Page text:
NATIONAL consumer confidence sank 5.4 points last month in comparison with November largely as a result of the population's poor perception of the current economic situation, the Official Credit Institute (ICO) reported yesterday.

The ICO said that the slump in consumer confidence in December contrasted strongly with the fact that the index had risen by 2.9 points in November, confirming the assessment that confidence remains a highly volatile yardstick.

The Institute said that the doubts poured on Spain's ability to cope with its debt crisis by international markets reinforced national fears about both the current economic situation and what can be expected in the coming year.

The ICO said that global views on Spain's economy were having an increasing impact on national consumer confidence.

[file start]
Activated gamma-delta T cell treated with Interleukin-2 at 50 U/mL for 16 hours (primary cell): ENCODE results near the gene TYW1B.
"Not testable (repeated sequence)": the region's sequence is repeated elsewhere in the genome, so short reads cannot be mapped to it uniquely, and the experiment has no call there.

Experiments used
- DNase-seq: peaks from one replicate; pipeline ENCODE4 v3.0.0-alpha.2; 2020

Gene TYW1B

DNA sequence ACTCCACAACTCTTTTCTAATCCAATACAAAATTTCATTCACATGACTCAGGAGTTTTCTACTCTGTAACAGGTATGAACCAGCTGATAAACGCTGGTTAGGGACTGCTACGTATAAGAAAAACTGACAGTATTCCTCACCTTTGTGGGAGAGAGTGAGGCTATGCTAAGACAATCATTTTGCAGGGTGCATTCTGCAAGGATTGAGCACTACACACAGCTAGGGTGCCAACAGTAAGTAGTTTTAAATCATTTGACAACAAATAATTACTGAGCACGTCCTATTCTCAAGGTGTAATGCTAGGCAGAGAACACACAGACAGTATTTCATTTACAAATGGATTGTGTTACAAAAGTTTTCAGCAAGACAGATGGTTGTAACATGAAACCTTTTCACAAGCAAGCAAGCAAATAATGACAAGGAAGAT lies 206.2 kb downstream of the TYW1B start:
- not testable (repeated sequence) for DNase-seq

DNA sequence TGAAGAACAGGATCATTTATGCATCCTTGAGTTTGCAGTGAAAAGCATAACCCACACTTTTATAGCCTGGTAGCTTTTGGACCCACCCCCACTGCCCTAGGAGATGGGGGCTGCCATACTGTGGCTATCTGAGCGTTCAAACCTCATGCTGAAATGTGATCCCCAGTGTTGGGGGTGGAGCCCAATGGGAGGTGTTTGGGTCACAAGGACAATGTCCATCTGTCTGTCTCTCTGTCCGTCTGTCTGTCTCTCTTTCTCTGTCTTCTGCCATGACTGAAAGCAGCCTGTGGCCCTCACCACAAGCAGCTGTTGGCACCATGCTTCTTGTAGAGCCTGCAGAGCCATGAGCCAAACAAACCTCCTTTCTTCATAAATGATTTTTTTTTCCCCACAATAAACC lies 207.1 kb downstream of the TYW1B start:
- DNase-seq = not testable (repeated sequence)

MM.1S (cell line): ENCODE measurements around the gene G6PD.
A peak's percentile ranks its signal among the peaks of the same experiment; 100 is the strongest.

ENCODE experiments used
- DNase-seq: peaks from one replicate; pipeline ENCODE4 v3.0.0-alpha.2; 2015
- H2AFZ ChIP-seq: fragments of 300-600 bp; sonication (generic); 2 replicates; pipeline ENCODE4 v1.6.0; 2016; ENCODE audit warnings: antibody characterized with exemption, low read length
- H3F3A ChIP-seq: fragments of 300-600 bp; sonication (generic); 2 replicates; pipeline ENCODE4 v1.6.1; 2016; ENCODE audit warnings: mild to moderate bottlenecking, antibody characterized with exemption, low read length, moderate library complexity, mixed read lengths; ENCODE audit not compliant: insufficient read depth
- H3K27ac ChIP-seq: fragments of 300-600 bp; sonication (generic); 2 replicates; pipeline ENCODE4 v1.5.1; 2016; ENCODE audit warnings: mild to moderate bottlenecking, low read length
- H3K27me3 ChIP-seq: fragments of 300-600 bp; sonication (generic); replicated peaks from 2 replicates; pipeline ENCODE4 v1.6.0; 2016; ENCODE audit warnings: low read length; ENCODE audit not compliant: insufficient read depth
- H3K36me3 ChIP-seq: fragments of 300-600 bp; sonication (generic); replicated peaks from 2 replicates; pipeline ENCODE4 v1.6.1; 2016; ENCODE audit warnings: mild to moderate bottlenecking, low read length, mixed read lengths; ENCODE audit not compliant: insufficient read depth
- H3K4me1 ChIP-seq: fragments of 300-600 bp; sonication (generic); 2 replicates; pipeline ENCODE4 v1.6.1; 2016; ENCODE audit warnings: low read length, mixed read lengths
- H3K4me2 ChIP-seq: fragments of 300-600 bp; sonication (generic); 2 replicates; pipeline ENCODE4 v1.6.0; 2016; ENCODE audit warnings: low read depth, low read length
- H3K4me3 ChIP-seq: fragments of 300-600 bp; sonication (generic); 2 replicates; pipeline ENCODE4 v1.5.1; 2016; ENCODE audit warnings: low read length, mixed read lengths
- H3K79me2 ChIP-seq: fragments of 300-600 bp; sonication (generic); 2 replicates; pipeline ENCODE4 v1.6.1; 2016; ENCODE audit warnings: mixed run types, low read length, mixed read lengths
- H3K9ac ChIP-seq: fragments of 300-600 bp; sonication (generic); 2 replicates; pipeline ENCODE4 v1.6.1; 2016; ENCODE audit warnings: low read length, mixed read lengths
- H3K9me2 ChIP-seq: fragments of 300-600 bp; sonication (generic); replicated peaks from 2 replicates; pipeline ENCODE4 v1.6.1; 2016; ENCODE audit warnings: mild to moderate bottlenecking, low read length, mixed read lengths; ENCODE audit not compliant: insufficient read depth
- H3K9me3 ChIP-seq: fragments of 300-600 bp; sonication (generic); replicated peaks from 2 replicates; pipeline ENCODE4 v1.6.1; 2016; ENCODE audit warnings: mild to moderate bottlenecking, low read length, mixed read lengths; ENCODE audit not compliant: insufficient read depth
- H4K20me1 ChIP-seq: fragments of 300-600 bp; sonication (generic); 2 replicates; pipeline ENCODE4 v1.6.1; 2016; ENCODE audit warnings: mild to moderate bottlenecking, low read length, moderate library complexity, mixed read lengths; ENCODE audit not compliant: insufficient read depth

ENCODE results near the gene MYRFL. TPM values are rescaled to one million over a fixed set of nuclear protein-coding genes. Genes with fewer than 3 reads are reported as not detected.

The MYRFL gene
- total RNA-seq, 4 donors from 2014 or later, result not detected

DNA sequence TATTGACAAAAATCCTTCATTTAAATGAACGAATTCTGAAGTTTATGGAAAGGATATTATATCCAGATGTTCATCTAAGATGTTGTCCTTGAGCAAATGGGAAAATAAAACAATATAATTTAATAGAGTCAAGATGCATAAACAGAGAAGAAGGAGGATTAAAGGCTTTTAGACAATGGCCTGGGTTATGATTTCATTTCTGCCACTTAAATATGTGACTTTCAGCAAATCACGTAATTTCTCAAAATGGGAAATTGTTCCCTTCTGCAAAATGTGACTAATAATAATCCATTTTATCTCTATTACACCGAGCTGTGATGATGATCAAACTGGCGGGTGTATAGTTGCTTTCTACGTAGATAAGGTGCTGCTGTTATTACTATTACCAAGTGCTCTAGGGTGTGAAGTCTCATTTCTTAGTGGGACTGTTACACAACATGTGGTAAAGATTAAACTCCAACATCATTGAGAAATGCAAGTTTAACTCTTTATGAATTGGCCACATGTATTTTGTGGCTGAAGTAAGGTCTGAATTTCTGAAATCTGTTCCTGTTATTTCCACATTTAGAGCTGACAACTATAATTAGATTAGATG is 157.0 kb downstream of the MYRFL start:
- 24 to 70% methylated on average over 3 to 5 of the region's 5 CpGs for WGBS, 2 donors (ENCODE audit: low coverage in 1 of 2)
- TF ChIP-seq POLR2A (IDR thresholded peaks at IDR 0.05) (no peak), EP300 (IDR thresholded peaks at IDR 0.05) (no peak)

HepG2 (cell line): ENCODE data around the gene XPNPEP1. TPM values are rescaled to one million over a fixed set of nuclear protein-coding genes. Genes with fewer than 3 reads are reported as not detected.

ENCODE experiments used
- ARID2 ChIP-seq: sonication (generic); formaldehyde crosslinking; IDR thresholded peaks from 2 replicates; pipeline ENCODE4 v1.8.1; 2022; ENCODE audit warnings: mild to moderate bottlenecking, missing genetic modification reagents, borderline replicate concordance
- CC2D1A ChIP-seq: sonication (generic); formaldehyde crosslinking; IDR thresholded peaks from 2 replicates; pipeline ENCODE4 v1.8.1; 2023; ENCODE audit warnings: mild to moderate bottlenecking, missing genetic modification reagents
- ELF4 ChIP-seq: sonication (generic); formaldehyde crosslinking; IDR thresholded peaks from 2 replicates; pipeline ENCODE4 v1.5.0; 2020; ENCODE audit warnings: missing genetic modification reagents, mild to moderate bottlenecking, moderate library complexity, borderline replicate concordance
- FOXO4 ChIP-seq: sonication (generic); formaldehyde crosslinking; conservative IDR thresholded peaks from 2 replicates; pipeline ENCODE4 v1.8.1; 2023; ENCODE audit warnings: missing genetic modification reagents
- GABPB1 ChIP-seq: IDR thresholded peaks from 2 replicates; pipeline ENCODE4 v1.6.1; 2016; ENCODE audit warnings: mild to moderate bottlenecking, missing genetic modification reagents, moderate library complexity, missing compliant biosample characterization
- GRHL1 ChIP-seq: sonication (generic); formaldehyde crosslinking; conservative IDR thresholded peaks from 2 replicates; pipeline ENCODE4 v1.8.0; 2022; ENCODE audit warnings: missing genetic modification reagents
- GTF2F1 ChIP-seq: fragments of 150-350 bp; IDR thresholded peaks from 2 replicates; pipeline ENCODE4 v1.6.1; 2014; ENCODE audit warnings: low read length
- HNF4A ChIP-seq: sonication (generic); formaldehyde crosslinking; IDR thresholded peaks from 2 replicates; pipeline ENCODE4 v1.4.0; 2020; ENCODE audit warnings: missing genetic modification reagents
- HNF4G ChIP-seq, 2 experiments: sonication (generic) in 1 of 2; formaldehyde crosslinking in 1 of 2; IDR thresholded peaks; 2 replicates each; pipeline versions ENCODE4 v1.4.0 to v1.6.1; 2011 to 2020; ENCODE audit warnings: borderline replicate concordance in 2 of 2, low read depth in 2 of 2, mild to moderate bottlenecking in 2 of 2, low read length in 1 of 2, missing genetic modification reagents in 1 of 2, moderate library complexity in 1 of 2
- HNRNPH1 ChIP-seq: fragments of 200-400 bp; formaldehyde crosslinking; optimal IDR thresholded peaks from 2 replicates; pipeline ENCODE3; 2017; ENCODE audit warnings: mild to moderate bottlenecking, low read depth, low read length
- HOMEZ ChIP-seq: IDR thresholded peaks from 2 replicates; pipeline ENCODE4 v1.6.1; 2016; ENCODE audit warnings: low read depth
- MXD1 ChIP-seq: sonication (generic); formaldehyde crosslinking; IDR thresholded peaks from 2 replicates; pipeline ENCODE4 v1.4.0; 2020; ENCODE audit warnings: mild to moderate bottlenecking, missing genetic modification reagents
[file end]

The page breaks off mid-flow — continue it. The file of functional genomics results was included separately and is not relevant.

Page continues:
Since the debt crises that affected Greece and Ireland earlier this year which required a European Union bail out, consumers have been more acutely aware that analysts have earmarked Spain as potentially being “next on the list.” However, said the ICO, the worries over the national economic climate were not necessarily reflected in people's views of what directions the family's finances were going to take. This aspect of consumer confidence, the Institute said, is currently the most buoyant.

The Institute nevertheless pointed out that at the end of 2010, overall consumer confidence was 10.1 points lower than it was a year ago, a combination of a 4.9 drop in outlook for the present economic situation and a 15.3 percent downturn in optimism over the future.


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